Improving access to social care for adults with autism

Specialist autism services

There is an argument that if mainstream services improved their ability to meet the needs of people with autism, then specialist services wouldn't be needed. Fulfilling and Rewarding Lives(10) and its attendant guidance (11) (and the DHSSPS action plan for Northern Ireland (24)), with their focus on raising awareness across services, aim to make all services better for people with autism. But there needs to be a balance, and offering mainstream services must not be done simply to reduce costs (14). Autism is a complex condition, and sometimes people will be well served only by people with well-developed expertise.

Whether specialist services are in place, be that a care management service or provision such as day care or supported living, will depend ultimately on local need and commissioning priorities. But Fulfilling and Rewarding Lives, despite the emphasis on awareness raising and generalised improvement, stresses that specialist services have a 'pivotal role' (10) in improving outcomes for people with autism, despite the current patchiness of their provision. Specialist services, especially multi-disciplinary ones, do seem to hold out the promise of better outcomes (6), and Fulfilling and Rewarding Livespromotes autism-specific bodies for the delivery of services, such as specialist autism teams and autism partnership boards (10). This message is also stressed in the DHSSPS action plan for Northern Ireland (24).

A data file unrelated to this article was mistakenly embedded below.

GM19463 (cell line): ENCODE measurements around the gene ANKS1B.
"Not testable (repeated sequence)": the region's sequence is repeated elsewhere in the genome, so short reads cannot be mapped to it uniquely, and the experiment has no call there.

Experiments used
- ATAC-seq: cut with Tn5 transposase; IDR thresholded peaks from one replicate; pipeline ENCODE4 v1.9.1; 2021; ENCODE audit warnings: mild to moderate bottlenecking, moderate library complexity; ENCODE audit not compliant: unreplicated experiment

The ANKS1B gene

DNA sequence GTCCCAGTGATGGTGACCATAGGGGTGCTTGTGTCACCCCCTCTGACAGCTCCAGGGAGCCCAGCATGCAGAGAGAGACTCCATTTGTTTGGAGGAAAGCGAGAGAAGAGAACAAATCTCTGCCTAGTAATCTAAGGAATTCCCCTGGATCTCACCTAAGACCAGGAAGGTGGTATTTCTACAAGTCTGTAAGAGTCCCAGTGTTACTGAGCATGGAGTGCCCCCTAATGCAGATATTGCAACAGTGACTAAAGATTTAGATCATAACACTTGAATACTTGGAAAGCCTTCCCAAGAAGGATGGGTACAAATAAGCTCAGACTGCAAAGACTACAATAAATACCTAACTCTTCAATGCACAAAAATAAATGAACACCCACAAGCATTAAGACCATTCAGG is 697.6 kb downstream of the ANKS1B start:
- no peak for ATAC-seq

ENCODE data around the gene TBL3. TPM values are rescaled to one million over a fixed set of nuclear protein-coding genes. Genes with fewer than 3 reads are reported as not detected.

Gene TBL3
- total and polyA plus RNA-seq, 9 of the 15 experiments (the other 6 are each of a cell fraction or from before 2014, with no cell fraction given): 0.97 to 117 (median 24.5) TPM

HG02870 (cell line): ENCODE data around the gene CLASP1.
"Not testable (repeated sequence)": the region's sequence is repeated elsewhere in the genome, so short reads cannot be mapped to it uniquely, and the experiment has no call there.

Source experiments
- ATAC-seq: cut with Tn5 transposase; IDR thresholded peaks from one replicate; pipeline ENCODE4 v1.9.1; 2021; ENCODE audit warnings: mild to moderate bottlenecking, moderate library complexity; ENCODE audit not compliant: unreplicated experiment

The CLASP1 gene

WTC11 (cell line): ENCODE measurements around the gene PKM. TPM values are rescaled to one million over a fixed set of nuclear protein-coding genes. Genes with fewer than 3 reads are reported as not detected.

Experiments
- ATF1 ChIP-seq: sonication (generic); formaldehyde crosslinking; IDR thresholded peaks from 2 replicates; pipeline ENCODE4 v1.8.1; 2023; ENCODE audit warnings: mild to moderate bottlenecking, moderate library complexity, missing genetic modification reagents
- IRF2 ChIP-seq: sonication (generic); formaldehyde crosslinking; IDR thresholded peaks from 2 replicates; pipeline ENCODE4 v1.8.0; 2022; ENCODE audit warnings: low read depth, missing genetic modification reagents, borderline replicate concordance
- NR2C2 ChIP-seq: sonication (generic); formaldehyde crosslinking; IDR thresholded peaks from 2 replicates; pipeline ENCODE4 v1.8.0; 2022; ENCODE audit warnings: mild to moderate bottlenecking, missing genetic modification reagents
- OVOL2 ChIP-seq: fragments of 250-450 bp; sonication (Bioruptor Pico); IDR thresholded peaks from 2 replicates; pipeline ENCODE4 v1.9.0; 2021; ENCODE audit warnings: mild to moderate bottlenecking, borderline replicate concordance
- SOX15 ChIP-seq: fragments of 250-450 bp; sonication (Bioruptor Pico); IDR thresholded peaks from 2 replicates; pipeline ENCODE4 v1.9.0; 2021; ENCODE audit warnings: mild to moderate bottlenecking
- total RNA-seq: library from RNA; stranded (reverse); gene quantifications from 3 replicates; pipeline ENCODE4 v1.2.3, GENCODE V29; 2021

When we spoke to people, the message was clear that specialist autism services are more accessible than general social care provision (7). The National Audit Office study, 'Supporting adults with autism through adulthood' (23), goes further: specialist teams can improve outcomes, and have the potential to save significant sums of money. This is looked at in more detail in the Early intervention and prevention section.

One example is the Prospects employment service, run by the National Autistic Society. It costs Prospects more per head to place someone in work than it costs general disability employment services (23), but the jobs last longer, carry greater satisfaction for employer and employee and lead to long-lasting benefits to people's incomes and sense of self-worth (23).

It is worth noting that if no specialist autism care management team is in place, then it is for each local social services area to provide clarity as to which team will take on the support for people with autism who have no attendant learning disability or mental health problem.

Further reading